Over the last week or so I have had a few drivers behind me, tailgating me, gesticulating at me and occasionally swearing at me. I've not posted the videos as I don't always have time to post these low grade muppet videos. Also as they are often behind me, I don't catch much on video.
Why do they hate me so? Because I don't cycle right at the edge and hold them up for a few seconds here or there. So, I thought I'd put down in writing the many reasons that I don't conform to these 'drivers' wishes.
If I am not cycling over to the left of the lane it is because of:
Drains - They are slippery, and they have slots that wheels can catch in, leading to crashes.
Debris - Yes I can and do cycle through muck and debris, but at the edge of the road, it can hide potholes, be slippy, and can force a wheel off at a different angle leading to crashes and collisions.
Potholes - They tend to congregate at the edge of the road. Hit a deep one and your are off, even shallow ones can change a wheels direction leading to a collision with a car.
Wind - If it is windy, I can wobble due to crosswinds that can hit unexpectedly. Therefore, I sometimes need more room to deal with this.
Narrow Road - If the road is narrow then there is not enough space for a car to overtake safely without crossing the central line, even if I am over to the left (3ft is a minimal distance from cyclist to car as due to above issues I might wobble). If i do cycle over to the left, some motorists see this as an invitation to squeeze past far to close. Therefore, I take a central position to encourage you only to overtake when it is safe to cross the white line and give me room.
Parked cars - I'm cycling along at 20mph close to a parked car, it's door opens, boom, next thing I know I am knocked onto the road and into the middle of the lane. As you were too close behind me, you ran straight over me and my bike. I am dead. This is not hypothetical, it has and does happen. A colleague of mine had a friend who died in exactly this manner. 3 door cars have doors that open surprisingly wide.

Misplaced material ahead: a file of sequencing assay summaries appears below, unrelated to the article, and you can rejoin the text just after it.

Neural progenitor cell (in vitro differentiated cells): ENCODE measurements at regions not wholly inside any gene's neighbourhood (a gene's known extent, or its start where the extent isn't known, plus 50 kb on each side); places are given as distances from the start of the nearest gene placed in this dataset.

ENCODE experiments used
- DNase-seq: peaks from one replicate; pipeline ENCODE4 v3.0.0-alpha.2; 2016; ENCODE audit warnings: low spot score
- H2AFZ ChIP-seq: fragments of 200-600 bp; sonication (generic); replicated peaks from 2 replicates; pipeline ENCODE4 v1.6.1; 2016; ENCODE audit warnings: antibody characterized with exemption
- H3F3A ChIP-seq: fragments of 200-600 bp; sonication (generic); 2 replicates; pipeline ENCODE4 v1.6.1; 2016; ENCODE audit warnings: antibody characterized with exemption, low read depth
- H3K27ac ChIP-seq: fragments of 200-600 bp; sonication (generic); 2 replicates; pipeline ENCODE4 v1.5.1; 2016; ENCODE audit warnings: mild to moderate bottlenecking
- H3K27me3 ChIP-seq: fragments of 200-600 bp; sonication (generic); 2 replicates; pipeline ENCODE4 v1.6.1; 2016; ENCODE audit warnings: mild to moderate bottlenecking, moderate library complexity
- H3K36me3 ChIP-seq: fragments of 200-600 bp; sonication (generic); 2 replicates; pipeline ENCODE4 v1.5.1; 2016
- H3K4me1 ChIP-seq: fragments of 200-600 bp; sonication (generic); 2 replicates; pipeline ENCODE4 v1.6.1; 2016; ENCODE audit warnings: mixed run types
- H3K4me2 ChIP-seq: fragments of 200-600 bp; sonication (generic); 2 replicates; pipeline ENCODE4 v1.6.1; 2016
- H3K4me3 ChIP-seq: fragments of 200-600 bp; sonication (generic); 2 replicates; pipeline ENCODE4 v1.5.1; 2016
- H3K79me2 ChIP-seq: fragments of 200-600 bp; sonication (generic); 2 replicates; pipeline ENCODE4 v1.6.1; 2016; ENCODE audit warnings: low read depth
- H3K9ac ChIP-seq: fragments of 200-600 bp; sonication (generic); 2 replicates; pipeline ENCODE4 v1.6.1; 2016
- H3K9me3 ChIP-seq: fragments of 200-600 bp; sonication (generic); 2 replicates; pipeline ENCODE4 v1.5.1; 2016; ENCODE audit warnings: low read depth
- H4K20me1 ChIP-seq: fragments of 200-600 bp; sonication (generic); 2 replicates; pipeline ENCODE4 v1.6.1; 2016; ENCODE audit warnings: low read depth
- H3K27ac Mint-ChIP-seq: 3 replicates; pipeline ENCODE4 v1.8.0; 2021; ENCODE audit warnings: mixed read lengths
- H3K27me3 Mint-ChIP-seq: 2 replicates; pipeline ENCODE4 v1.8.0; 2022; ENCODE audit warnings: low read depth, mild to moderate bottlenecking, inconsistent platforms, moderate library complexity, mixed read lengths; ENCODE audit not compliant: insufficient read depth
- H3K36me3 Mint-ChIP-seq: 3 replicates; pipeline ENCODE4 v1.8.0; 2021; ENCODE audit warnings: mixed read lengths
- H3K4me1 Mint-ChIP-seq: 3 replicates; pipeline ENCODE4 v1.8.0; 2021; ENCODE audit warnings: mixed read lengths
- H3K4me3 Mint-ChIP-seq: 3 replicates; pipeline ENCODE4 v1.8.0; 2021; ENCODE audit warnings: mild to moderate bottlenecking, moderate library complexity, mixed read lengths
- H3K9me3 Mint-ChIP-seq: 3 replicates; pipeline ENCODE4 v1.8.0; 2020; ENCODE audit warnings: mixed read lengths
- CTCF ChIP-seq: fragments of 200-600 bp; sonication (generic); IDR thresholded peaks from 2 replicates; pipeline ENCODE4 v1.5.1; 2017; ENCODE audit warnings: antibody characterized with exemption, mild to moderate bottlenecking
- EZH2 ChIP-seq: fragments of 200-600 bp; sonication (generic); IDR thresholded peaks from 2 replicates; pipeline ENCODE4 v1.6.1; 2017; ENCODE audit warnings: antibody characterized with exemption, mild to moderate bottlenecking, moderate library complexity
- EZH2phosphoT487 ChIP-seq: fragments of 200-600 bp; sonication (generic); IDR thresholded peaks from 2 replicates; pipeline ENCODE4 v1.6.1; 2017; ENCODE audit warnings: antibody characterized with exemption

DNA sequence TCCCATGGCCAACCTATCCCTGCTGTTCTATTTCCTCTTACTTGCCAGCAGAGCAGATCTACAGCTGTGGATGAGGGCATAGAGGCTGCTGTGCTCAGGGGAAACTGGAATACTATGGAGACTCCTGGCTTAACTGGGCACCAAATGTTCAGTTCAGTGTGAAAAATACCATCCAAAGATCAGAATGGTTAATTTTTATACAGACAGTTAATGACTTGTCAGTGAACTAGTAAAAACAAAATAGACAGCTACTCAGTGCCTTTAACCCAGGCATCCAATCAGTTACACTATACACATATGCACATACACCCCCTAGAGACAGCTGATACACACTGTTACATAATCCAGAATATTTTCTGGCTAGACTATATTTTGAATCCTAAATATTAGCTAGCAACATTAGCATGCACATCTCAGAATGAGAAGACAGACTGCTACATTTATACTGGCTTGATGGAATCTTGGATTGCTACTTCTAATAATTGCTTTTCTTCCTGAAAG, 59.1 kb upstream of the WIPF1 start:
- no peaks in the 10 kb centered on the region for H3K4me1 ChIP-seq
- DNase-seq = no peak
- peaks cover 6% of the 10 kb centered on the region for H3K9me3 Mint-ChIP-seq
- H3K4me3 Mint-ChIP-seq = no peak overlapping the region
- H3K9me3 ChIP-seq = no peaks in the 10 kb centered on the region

Junctions - At junctions, people do stupid things. They pull out when they shouldn't. If I am cycling at the left, I am less likely to be seen, and so these 'pull outs' are more likely. Also if I am at the side of the road, I am closer to the junction (coming from the left) and thus when the car does decide to pull out, I have less time to react than if I was more central.
Pedestrians - They have a habit of stepping out onto the side of the road.
Left hooks - On approach to a junction on the left, cars behind me see me as a challenge. 'I can get past that cyclist and turn into that junction no problem'. No you can't. Often the cyclist has to brake hard to avoid the car turning right in front of them. To prevent this, I will cycle in a position that discourages this type of overtake, i.e. not on the left.
Railings - Where there are railings at the side of the road the worst thing that could happen is for a car to pass close forcing the cyclist into the railings. So I will cycle away from the left to avoid that situation.
Light controlled junctions - Many drivers like to think of these as a racing grid, and to speed away. Who cares about the cyclist, I can squeeze past. Not if I am away from the edge you can't.
Fast moving dual-carriageway - If I am over on the left cars will pass close and fast. Very dangerous. So I ride out from the left. Anyway there is a second lane to move over into and overtake safely.
Combination of all of the above - Imagine I am on a fast moving dual carriageway with a junction on the left, with railings on the pavement, a few potholes and debris at the edge of the road, some drains and it is windy. Where do you think I should be?
So there are plenty of reasons for not being on the left. So please do not drive 20cm from my back tyre, shout or swear. I am not trying to hold you up, and I am just trying to get to work/ get home safely. You'll find your BP will be lower and that you will still join the queue up ahead before it moves past the lights onto the next queue beyond.